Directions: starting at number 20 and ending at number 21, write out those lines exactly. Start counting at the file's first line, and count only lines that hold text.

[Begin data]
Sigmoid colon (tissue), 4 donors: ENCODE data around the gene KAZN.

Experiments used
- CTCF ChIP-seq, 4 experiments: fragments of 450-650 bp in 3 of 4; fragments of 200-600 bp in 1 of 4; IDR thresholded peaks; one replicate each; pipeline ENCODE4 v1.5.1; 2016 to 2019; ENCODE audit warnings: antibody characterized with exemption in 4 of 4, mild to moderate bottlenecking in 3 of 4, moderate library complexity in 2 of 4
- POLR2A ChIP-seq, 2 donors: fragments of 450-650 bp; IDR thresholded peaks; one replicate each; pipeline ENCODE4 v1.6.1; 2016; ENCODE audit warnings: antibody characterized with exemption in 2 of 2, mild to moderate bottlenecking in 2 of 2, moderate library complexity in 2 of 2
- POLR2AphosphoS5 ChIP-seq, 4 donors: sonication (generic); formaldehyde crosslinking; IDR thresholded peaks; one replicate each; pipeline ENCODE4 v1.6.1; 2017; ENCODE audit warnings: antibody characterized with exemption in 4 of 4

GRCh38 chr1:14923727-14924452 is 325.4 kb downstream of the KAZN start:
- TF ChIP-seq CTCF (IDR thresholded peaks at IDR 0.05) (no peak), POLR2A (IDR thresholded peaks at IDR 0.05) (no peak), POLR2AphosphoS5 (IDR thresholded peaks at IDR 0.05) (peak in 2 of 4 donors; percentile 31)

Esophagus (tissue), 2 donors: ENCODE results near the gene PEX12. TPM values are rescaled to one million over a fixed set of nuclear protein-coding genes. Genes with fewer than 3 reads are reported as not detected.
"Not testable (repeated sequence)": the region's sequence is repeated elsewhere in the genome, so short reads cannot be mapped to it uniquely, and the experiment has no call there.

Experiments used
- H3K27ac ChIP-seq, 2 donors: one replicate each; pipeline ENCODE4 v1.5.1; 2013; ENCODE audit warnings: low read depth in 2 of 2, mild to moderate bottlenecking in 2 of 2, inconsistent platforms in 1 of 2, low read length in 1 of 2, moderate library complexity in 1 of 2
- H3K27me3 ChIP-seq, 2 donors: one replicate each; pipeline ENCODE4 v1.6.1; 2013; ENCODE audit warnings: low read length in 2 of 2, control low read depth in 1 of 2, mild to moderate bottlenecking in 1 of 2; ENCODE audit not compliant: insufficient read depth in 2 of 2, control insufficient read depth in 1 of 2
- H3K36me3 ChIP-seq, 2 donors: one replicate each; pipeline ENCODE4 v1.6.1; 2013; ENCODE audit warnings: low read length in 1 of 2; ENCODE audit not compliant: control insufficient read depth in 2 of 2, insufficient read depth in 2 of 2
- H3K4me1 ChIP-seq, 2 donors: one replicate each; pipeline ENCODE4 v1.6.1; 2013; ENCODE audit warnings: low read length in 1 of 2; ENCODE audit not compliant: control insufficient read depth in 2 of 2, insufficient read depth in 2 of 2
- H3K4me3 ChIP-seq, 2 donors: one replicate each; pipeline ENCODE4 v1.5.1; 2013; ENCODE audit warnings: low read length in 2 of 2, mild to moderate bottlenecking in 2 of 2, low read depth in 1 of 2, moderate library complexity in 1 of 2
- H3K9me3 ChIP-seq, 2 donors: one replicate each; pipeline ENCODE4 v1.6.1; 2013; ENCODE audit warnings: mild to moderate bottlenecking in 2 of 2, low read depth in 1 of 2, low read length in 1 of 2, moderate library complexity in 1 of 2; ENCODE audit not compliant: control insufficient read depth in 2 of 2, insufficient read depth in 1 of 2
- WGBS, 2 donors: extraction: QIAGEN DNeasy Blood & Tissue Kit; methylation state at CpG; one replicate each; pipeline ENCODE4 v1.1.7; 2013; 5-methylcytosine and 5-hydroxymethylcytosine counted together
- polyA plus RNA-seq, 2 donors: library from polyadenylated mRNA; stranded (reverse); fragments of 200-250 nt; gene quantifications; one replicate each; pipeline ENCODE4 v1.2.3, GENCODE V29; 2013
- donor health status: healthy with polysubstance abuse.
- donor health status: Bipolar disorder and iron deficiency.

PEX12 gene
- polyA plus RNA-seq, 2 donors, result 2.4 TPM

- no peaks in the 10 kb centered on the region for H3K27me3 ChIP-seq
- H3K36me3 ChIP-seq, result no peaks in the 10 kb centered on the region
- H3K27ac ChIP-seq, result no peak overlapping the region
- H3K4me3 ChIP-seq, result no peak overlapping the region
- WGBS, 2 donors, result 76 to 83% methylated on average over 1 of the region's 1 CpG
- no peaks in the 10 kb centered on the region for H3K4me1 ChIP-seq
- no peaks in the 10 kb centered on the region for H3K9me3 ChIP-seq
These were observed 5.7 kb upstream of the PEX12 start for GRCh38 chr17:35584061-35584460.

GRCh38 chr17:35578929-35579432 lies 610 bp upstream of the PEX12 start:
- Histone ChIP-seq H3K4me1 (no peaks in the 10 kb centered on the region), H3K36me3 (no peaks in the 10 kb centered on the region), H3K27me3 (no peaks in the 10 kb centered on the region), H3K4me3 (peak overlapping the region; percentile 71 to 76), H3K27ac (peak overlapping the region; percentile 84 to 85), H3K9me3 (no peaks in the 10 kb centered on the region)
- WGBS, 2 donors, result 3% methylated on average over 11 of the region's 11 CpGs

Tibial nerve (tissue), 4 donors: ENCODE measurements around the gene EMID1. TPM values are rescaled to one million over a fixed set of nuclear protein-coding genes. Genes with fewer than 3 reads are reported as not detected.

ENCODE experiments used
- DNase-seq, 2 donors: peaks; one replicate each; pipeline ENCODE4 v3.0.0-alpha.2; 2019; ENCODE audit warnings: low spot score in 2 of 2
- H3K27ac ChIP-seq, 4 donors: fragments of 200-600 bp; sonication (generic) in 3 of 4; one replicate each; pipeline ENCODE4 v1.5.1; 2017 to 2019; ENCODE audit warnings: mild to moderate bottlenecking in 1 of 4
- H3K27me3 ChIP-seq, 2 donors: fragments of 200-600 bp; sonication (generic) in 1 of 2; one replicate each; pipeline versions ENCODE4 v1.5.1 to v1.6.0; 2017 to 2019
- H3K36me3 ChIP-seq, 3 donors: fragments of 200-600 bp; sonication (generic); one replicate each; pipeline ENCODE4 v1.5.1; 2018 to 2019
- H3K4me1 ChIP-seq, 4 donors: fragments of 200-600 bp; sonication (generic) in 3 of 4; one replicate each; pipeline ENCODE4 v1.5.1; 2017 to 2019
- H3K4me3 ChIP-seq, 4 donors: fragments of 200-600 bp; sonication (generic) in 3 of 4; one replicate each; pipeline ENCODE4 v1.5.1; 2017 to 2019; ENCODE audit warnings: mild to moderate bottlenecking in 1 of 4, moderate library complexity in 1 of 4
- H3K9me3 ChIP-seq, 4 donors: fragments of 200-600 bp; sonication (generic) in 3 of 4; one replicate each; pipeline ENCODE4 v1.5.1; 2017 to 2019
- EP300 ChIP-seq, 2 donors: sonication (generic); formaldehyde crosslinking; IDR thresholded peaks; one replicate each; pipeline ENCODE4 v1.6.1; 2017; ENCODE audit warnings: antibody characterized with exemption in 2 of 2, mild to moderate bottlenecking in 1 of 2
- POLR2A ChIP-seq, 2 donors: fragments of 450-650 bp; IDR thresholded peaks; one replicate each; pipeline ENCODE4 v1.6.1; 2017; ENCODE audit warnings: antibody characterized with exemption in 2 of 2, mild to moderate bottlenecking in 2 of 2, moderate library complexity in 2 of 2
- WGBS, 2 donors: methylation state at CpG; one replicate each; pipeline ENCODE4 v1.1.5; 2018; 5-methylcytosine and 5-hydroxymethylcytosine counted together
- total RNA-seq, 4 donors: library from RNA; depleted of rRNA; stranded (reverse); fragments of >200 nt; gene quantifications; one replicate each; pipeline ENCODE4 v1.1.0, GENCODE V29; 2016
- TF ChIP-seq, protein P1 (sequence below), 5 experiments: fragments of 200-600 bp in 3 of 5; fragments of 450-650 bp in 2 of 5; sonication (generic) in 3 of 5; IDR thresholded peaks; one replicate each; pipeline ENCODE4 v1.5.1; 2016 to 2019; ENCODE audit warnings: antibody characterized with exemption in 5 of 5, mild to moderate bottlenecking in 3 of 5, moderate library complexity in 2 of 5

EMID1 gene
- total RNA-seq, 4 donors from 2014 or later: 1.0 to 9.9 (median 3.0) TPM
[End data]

- donor health status: Bipolar disorder and iron deficiency.

PEX12 gene